Thereafter, Plaintiff’s principal physician, Dr. Lin, responded to the reports of Unum’s doctors again confirming Plaintiff’s chronic pain from prolonged sitting and explicitly disagreeing with the findings that Plaintiff had light physical work capacity. A third Unum physician review by Dr. Chris Bartlett also agreed that Plaintiff did not have any functional limitations that precluded her from sedentary work.

Vocational reviewers in the past had classified Plaintiff’s occupation and experience and primarily the sales of beauty products. In 2020, however, Unum’s vocational person reinterpreted Plaintiff’s work experience and determined that prior vocational reviews did not accurately consider Plaintiff’s experience in training, management, event planning and personnel interviewing relevant to her beauty sales work. Unum reclassified Plaintiff as having “supervisory and managerial experience” that would allow her to perform a gainful occupation under the terms of the insurance policy and identified three occupations – Inside Sales Representative, Hotel Sales Representative, and Personnel Scheduler – that would meet the gainful wage requirement. Unum terminated benefits and upheld that decision on appeal.

On cross-motions for judgment Unum contended that Plaintiff had not provided sufficient evidence that she had a medical condition that prevented her from performing a gainful occupation. Echoing the opinions of its reviewing physicians, Unum argued that Plaintiff’s neck pain, back pain and migraines had improved and stabilized as of 2019, medical visits were infrequent, treatment remained conservative, Plaintiff used only over-the-counter medications for pain, and some of Plaintiff’s treating providers did not complete disability paperwork were all evidence of her improvement.

The Court did not find Unum’s reasoning persuasive or supported by the record and instead credited the opinions of Plaintiff’s treating physicians, particularly Dr. Lin given his extensive treatment history with Plaintiff and his expertise as a pain specialist. The Court also noted the ALJ decision finding Plaintiff’s testimony credible and concluded that there was nothing in the record to suggest that Plaintiff’s degenerative disease had improved in the last few years or that her ongoing reports of pain were no longer credible.

Alternately, Unum argued that even if Plaintiff’s medical conditions had not improved, her significant managerial and supervisory experience had been previously overlooked on vocational analysis and established that Plaintiff could perform full-time sedentary work even accepting significant functional limitations. The Court also disagreed with Unum’s effort to recharacterize Plaintiff’s work experience finding that her limited experience in beauty product sales and interviewing or training new salespeople at the beauty counter did not translate to any specialty training or business administration experience sufficient to be considered managerial or supervisory.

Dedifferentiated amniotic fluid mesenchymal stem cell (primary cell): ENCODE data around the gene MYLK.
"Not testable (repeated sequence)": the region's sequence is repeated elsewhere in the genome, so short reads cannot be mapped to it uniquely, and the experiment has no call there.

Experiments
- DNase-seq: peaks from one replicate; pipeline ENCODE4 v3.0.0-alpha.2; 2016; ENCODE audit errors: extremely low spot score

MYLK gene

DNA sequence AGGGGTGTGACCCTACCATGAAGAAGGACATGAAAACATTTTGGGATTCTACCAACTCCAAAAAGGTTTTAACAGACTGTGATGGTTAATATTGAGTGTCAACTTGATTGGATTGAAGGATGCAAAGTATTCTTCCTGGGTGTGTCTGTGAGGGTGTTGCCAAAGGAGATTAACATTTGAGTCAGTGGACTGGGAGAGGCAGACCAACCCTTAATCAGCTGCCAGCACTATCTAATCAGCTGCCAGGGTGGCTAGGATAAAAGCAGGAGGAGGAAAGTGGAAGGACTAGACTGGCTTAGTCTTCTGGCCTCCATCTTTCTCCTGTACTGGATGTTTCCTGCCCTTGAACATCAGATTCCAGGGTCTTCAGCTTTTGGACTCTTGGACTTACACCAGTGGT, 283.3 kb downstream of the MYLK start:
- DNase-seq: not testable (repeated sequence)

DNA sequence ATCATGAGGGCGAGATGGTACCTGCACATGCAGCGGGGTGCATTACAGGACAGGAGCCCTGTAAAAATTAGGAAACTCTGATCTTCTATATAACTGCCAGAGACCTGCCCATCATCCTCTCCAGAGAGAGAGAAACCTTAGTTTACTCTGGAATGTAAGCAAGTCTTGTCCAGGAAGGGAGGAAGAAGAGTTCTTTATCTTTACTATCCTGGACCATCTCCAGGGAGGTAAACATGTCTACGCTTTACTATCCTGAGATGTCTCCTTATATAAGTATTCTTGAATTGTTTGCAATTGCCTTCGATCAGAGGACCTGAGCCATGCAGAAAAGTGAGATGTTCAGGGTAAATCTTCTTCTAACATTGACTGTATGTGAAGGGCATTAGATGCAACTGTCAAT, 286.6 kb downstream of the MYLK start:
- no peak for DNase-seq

The Court concluded that the record established by a preponderance of the evidence that Plaintiff suffered from degenerative spinal disease and other conditions that cause her severe pain making it impossible for her to work in any gainful occupation and granted judgment for the Plaintiff.

If Unum or your disability insurer has denied or terminated your disability insurance claim, contact us for assistance.


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*Please note that this blog is a summary of a reported legal decision and does not constitute legal advice. This blog has not been updated to note any subsequent change in status, including whether a decision is reconsidered or vacated. The case above was handled by other law firms, but if you have questions about how the developing law impacts your ERISA benefit claim, the attorneys at Roberts Disability Law, P.C. may be able to advise you so please contact us.